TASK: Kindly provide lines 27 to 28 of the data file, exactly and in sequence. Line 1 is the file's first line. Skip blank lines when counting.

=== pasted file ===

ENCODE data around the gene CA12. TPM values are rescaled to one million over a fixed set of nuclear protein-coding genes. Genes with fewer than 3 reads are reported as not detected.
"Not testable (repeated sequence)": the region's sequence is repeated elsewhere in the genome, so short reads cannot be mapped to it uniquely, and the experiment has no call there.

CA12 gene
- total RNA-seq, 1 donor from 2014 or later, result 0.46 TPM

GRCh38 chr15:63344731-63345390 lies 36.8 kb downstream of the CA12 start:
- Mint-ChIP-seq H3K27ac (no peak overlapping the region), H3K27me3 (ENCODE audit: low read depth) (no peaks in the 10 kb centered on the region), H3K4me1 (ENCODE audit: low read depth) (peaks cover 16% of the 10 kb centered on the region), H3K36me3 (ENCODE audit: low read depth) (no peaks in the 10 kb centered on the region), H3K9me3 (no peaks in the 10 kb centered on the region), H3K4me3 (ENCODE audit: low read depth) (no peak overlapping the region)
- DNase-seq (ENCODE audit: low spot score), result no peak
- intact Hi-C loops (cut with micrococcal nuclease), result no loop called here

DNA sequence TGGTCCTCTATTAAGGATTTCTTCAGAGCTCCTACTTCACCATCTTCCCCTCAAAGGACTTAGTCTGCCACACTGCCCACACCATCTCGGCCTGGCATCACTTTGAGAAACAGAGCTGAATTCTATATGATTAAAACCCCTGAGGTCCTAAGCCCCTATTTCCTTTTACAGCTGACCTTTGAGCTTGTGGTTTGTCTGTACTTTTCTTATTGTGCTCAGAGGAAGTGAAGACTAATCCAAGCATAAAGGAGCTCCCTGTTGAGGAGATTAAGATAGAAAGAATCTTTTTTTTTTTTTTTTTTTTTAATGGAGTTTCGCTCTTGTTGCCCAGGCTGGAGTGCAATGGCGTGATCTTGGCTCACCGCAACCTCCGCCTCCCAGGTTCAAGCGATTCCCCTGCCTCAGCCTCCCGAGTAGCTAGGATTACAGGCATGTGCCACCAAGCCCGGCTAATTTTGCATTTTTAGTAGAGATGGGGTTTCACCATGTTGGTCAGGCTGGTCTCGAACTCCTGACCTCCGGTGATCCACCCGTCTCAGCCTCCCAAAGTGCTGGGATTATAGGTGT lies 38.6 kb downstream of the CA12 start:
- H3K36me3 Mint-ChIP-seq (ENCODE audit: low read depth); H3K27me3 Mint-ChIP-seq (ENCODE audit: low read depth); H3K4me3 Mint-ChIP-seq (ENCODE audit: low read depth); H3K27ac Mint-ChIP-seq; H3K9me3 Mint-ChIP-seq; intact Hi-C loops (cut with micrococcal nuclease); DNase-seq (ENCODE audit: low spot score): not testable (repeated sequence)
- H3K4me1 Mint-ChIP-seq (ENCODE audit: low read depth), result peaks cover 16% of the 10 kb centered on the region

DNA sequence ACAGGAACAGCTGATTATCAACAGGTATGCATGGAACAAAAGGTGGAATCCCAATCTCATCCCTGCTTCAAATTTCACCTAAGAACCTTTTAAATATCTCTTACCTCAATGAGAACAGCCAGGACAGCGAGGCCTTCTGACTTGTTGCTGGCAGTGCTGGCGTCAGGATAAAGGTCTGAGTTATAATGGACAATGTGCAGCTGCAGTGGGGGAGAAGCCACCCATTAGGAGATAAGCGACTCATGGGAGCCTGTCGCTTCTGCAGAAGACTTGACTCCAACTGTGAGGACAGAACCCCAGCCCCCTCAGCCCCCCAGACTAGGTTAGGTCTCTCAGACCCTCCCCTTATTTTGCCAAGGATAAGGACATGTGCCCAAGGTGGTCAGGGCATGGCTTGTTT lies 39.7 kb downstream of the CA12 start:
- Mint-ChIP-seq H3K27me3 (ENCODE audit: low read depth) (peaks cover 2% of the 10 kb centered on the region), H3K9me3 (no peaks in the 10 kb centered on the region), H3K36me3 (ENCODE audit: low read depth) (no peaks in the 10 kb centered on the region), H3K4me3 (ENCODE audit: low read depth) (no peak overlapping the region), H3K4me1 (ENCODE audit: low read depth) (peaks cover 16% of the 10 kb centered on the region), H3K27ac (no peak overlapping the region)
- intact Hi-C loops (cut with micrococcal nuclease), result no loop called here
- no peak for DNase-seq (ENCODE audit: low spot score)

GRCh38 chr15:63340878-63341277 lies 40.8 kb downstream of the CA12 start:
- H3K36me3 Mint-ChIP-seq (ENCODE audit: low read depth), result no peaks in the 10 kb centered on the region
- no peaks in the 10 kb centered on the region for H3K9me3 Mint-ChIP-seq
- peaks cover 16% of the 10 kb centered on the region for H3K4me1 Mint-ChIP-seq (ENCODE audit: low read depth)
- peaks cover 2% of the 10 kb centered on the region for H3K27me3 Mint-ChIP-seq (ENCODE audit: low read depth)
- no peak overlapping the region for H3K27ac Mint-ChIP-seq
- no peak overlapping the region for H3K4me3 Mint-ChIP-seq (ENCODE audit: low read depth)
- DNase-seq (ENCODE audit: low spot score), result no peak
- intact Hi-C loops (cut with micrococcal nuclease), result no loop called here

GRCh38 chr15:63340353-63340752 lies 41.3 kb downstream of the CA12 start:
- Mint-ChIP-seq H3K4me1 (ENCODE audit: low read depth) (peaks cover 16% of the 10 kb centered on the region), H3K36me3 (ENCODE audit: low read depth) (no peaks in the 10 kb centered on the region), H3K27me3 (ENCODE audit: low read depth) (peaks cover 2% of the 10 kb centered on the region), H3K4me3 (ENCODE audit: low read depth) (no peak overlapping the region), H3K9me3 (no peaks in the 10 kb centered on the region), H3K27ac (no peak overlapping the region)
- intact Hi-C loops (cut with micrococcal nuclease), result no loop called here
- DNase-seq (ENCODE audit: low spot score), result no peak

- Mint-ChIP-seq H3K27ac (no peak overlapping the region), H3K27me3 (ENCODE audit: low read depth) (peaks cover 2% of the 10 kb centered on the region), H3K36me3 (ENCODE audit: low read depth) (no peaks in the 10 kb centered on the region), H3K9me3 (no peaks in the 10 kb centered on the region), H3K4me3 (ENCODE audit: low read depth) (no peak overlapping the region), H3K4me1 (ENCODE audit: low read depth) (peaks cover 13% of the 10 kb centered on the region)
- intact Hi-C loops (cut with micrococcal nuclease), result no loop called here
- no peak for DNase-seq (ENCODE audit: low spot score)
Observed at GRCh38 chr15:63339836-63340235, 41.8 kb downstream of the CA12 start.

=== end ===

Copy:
- intact Hi-C loops (cut with micrococcal nuclease), result no loop called here
- DNase-seq (ENCODE audit: low spot score), result no peak